Some of us know holography from the reunion with the late 2Pac at last year’s Coachella. Or from a soaring Kate Moss trapped in a pyramid at Alexander McQueen’s AW06 presentation. However in general the technique isn’t so widely spread. British artist Jeff Robb has based his entire career on 3D imaging, so when he reveals the first ever holographic sculpture exhibition ‘Three Acts of Will’ tomorrow at Londonewcastle Project Space in London, visitors can expect to see holography in all its glory.
Within two weeks of leaving the Royal College of Art with a masters in Fine Art and as a scholar of Darwin, Robb presented his first solo show at a gallery in SoHo, London. He has since been exhibited at SCOPE in both New York and Basel amongst many others. His focus on the liminal state between the conscious and unconscious and how the forces of nature interact with the human psyche, has landed his pieces in the general collections of institutions like the V&A in London and Getty museum in LA. We were lucky enough to catch the busy artist for a quick Q&A before his opening.
They are magical, but not magic. They are very difficult to make, but at the same time second nature as I’ve been doing it so long. 3D images on a 2D surface encompass a sense of disbelief that never goes away no matter how long you do it. There is always something unexpected in the end result that you can’t quite account for. That keeps it fresh.
Can you describe your sculptures?
The first sculpture is six inverted pyramid forms with video projection. The forms suggest icicles or stalactites, forms created over millennia, and a cave like environment – the origin of humans. The imagery is derived from macro photography of calcified organic forms. They have lost their colour which is re-introduced through animated projection of rich saturated animations that fizz with energy. There is interplay between the forward and backward projection and the animated projected video that plays with both time and space. The objects appear to occupy a greater space than their physical form as if they are part of a fifth dimension, or perhaps a multitude of dimensions of which we are just in one.
The second sculpture is a set of double sided three-dimensional images that animate as you walk around them. They are suspended in space and internally illuminated. They are ethereal human forms that have great emotive strength. There’s also violence in the images that the lighting allays but can’t suffocate.
The third room is what I call hyper-kinetic. Small movements of the forms make extravagant movements in the image. They are playful like the child they represent.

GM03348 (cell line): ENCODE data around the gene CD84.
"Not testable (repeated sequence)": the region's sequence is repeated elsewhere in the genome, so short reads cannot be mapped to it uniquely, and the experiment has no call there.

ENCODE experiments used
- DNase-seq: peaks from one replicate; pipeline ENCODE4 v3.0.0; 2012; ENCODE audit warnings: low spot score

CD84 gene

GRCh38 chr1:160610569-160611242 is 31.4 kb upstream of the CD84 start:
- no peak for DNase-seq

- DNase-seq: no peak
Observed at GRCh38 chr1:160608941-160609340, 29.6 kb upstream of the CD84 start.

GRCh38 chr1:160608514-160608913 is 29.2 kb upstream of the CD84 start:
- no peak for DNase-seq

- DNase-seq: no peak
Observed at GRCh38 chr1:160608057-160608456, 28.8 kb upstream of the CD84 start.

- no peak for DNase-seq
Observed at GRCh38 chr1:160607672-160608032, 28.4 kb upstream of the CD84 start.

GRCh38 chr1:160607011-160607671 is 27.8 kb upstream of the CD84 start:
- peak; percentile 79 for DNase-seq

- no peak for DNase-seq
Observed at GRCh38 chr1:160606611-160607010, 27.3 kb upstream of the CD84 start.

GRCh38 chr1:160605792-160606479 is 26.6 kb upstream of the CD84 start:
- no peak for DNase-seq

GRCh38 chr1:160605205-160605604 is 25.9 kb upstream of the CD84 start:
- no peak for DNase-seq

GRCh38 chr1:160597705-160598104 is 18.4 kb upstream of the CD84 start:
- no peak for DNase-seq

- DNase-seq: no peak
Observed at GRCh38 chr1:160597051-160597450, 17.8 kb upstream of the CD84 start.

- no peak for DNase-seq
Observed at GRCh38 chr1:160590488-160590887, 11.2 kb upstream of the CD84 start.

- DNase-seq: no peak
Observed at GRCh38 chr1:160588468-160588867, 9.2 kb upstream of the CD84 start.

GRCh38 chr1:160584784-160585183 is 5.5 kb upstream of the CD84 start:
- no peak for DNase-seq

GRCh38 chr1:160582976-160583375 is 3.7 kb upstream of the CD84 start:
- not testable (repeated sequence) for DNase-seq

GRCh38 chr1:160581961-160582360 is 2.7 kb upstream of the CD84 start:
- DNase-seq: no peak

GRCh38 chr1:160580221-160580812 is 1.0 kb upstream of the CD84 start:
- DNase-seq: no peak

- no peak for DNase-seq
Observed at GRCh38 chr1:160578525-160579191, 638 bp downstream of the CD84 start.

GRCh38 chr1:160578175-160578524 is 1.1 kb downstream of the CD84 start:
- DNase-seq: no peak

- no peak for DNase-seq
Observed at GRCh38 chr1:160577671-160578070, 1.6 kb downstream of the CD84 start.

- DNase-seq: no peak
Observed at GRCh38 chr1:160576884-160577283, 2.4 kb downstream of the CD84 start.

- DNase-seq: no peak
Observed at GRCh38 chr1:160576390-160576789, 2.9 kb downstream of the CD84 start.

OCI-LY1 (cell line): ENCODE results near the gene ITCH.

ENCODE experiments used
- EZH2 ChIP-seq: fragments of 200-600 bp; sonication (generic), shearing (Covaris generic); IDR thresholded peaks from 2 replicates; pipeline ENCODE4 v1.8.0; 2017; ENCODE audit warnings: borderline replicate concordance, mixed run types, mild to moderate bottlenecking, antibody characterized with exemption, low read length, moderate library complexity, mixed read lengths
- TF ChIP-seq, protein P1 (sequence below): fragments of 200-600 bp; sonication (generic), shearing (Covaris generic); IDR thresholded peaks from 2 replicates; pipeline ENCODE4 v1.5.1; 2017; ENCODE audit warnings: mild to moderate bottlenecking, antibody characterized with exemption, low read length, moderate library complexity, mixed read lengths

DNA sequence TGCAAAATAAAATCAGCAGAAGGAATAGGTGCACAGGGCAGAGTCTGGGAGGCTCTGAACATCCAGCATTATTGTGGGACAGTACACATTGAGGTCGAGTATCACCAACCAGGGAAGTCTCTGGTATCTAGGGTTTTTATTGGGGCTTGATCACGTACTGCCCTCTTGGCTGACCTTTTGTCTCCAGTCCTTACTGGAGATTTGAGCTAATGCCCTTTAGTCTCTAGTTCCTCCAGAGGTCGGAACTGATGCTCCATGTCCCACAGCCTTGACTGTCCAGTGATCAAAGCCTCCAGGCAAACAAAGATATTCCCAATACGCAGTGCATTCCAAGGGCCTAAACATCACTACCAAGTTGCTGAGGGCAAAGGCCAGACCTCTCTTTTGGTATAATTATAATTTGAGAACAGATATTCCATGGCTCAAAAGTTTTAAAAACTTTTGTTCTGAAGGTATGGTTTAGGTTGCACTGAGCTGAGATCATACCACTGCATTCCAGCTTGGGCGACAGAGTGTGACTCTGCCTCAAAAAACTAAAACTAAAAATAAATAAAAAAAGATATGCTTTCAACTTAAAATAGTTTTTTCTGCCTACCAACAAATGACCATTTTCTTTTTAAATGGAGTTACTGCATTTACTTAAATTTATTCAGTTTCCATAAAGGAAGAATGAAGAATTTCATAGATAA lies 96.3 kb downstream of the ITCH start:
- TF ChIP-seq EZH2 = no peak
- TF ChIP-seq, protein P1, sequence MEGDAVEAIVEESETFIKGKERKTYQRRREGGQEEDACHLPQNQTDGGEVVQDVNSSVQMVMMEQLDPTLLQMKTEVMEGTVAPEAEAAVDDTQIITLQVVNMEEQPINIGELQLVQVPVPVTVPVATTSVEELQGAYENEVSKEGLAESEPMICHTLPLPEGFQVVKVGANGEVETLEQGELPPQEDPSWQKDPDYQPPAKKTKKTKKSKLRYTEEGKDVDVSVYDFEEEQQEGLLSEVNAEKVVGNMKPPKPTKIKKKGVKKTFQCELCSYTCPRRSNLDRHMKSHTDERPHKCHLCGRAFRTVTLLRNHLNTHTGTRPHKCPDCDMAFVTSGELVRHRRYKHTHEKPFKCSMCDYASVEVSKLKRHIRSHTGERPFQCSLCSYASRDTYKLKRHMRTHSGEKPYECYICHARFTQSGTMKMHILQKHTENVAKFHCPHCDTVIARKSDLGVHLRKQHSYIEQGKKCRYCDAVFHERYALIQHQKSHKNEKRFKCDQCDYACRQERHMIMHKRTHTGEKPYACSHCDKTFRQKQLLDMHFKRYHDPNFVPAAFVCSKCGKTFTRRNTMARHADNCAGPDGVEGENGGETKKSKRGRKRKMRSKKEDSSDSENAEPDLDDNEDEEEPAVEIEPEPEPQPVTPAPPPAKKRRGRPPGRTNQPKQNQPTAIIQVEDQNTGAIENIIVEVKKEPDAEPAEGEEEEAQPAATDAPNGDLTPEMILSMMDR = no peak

The three sculptures seem to all explore the core of human beings; their body, their actions and their soul. How does this dovetail with holography?
I’m not sure there is a direct link, but both have an ephemeral, intangible quality that beguiles both me and the audience. It’s a visualization of the emergence of a human voice from nothing. It’s about life, death, sex and personality and how they come out of the aether. It’s about time and space, physical action and a voice coming into the world. It’s also about the development of a new medium, that of holographic sculpture, where objects appear to exist in a space larger than their own physical dimensions. It’s a hybrid format of three dimensional imaging, figurative photography, abstract film and light. Additionally there is a new form of three dimensional audio, based around the emergence of a voice in the world.
Is there a general red line through your work?
The state of liminality. A sense of being between worlds. Maybe a bit like holograms – real but not real – like ghosts. There is a book about me called ‘Capturing the Invisible’ which expands on this in detail.
Having worked for so long with Chris Levine, how do you think has affected your work? Any comparisons?
It’s always lots of fun and technically challenging. He wants the best in the world so I have to step up the plate and be counted. When I work with Chris it tends to be with very well known personalities (The Queen, Kate Moss). I believe there is a mutual respect for our skill sets, but they are very different. I’m interested in crossing boundaries by working with material I create. I’m very hands on. I make all my own work from start to finish and that in itself is an exploration. We’ve got some interesting projects coming this year up that I can’t discuss, but they are very exciting.
Three Acts of Will exhibits at Londonewcastle Project Space, 28 Redchurch Street, from 7th – 13th June, 2013
For more information on the exhibition please visit: http://londonewcastle.com/arts-programme/events/2013-06-07/three-acts-of-will/
For more info on the artist please visit: www.jeffrobb.com
Words / Lars Byrresen Petersen
Follow him on Twitter @LarsLaLa